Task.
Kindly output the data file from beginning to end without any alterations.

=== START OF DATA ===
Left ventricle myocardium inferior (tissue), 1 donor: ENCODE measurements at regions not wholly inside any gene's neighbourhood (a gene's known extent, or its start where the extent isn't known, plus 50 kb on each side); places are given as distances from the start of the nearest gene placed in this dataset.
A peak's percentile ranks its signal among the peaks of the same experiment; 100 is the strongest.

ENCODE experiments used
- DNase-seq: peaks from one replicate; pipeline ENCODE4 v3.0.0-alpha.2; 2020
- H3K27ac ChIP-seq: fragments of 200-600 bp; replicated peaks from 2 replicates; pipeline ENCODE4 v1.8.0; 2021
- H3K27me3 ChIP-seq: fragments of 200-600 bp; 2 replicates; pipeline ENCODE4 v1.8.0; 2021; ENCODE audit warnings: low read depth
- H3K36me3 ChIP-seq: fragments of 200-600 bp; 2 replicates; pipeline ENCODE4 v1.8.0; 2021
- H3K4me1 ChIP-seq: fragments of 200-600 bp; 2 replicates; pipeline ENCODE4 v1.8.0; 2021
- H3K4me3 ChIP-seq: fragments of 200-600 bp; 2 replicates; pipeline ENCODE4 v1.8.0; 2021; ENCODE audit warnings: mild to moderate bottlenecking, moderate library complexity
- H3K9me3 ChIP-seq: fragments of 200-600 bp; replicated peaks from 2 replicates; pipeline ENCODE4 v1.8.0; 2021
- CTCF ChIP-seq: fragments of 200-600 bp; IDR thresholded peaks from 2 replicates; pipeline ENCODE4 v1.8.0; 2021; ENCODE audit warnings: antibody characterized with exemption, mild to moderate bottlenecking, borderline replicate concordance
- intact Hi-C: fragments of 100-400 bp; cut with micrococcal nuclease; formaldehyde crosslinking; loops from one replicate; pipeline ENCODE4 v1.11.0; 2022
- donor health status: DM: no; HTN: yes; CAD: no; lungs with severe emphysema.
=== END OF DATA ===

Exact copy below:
Left ventricle myocardium inferior (tissue), 1 donor: ENCODE measurements at regions not wholly inside any gene's neighbourhood (a gene's known extent, or its start where the extent isn't known, plus 50 kb on each side); places are given as distances from the start of the nearest gene placed in this dataset.
A peak's percentile ranks its signal among the peaks of the same experiment; 100 is the strongest.

ENCODE experiments used
- DNase-seq: peaks from one replicate; pipeline ENCODE4 v3.0.0-alpha.2; 2020
- H3K27ac ChIP-seq: fragments of 200-600 bp; replicated peaks from 2 replicates; pipeline ENCODE4 v1.8.0; 2021
- H3K27me3 ChIP-seq: fragments of 200-600 bp; 2 replicates; pipeline ENCODE4 v1.8.0; 2021; ENCODE audit warnings: low read depth
- H3K36me3 ChIP-seq: fragments of 200-600 bp; 2 replicates; pipeline ENCODE4 v1.8.0; 2021
- H3K4me1 ChIP-seq: fragments of 200-600 bp; 2 replicates; pipeline ENCODE4 v1.8.0; 2021
- H3K4me3 ChIP-seq: fragments of 200-600 bp; 2 replicates; pipeline ENCODE4 v1.8.0; 2021; ENCODE audit warnings: mild to moderate bottlenecking, moderate library complexity
- H3K9me3 ChIP-seq: fragments of 200-600 bp; replicated peaks from 2 replicates; pipeline ENCODE4 v1.8.0; 2021
- CTCF ChIP-seq: fragments of 200-600 bp; IDR thresholded peaks from 2 replicates; pipeline ENCODE4 v1.8.0; 2021; ENCODE audit warnings: antibody characterized with exemption, mild to moderate bottlenecking, borderline replicate concordance
- intact Hi-C: fragments of 100-400 bp; cut with micrococcal nuclease; formaldehyde crosslinking; loops from one replicate; pipeline ENCODE4 v1.11.0; 2022
- donor health status: DM: no; HTN: yes; CAD: no; lungs with severe emphysema.